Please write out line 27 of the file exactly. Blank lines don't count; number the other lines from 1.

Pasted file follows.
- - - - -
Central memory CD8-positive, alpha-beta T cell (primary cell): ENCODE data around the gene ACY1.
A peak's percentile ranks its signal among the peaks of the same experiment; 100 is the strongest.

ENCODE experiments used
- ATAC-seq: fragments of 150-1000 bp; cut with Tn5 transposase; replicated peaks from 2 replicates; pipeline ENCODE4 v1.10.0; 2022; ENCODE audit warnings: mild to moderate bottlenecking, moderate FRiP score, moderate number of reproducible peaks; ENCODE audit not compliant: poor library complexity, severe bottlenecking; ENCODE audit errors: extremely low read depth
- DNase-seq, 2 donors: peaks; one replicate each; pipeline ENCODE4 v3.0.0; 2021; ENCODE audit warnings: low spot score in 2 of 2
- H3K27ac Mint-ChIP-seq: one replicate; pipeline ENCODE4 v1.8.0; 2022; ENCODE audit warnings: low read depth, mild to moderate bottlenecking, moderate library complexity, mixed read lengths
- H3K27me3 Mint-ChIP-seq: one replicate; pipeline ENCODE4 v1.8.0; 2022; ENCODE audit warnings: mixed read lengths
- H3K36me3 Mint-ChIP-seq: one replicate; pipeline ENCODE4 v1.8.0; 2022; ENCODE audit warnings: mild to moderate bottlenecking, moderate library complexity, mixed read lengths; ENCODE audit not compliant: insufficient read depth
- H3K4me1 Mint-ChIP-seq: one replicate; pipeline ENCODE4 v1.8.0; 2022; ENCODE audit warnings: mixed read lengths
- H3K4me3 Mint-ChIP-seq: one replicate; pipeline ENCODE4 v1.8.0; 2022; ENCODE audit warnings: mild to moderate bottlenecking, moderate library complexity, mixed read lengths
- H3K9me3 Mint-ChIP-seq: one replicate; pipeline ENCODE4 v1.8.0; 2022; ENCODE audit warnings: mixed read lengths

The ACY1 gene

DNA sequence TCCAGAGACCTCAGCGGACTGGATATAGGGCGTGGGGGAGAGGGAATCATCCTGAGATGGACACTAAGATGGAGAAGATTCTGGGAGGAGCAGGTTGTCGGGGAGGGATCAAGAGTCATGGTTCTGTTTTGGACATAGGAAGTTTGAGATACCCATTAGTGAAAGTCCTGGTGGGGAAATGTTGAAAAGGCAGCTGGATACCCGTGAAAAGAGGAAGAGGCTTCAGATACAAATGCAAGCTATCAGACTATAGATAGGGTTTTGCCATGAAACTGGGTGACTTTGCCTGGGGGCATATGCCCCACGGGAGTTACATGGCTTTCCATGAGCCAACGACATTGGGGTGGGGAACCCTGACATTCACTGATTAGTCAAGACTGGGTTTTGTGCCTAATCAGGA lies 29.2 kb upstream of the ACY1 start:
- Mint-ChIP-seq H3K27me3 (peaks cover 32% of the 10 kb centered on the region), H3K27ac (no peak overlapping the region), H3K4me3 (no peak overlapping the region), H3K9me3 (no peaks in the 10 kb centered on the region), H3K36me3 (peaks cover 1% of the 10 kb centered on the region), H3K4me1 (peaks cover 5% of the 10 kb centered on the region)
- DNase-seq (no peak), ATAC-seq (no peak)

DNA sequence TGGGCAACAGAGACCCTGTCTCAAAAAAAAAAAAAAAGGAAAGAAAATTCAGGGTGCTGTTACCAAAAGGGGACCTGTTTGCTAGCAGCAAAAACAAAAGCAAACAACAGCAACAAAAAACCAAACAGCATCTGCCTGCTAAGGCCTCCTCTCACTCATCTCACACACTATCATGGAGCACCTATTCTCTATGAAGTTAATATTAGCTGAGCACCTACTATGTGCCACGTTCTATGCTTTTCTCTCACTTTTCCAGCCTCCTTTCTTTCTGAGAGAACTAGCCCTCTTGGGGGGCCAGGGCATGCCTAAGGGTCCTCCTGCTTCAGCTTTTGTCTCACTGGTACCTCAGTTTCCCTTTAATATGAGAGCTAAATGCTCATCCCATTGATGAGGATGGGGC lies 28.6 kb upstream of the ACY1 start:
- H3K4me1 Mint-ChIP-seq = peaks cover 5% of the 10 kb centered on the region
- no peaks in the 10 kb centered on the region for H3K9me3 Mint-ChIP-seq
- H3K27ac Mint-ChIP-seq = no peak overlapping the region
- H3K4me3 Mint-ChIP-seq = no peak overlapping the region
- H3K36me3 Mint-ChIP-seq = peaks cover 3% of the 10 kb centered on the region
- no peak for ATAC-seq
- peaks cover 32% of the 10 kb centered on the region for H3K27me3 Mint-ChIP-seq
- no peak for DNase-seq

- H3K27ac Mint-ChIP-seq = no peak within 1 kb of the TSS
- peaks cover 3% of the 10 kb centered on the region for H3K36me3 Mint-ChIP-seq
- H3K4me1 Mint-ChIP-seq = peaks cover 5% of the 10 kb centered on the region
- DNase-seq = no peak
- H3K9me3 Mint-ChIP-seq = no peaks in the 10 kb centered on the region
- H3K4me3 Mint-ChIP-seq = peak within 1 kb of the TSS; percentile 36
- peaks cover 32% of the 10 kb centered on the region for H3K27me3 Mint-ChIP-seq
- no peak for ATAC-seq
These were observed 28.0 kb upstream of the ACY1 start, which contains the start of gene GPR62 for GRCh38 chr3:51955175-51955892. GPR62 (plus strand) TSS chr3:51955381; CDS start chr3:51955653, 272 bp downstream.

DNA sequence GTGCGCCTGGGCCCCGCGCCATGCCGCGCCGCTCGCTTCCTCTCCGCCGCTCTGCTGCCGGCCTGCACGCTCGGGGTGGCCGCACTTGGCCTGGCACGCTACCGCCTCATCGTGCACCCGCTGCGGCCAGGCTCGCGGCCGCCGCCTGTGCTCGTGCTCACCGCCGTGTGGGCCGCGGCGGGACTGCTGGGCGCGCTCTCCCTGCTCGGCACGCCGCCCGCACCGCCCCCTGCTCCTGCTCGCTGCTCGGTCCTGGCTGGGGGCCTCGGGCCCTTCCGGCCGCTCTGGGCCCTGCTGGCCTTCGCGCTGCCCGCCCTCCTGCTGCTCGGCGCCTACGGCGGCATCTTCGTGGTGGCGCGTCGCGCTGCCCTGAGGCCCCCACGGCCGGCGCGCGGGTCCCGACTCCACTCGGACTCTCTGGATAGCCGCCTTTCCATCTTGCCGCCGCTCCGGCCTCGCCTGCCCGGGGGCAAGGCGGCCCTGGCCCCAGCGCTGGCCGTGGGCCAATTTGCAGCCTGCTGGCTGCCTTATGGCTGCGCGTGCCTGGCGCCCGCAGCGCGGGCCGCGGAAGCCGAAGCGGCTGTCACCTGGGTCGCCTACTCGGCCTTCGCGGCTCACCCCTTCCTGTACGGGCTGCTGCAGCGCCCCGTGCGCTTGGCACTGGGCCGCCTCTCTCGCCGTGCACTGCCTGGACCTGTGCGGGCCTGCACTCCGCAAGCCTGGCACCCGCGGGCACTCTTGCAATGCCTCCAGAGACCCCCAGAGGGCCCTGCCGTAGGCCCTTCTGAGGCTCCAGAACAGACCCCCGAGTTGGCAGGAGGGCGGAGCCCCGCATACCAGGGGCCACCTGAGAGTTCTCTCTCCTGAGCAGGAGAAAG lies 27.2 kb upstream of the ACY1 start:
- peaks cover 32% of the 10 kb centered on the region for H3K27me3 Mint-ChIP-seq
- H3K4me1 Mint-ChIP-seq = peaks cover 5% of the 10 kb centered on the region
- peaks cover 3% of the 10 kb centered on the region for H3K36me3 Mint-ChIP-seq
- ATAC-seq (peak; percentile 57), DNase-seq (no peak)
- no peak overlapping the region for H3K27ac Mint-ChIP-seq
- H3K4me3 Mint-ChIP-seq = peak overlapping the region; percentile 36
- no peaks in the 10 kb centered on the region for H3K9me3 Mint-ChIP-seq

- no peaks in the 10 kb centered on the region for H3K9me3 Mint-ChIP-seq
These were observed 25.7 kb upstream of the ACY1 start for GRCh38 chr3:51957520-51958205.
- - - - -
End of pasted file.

- H3K4me1 Mint-ChIP-seq = peaks cover 5% of the 10 kb centered on the region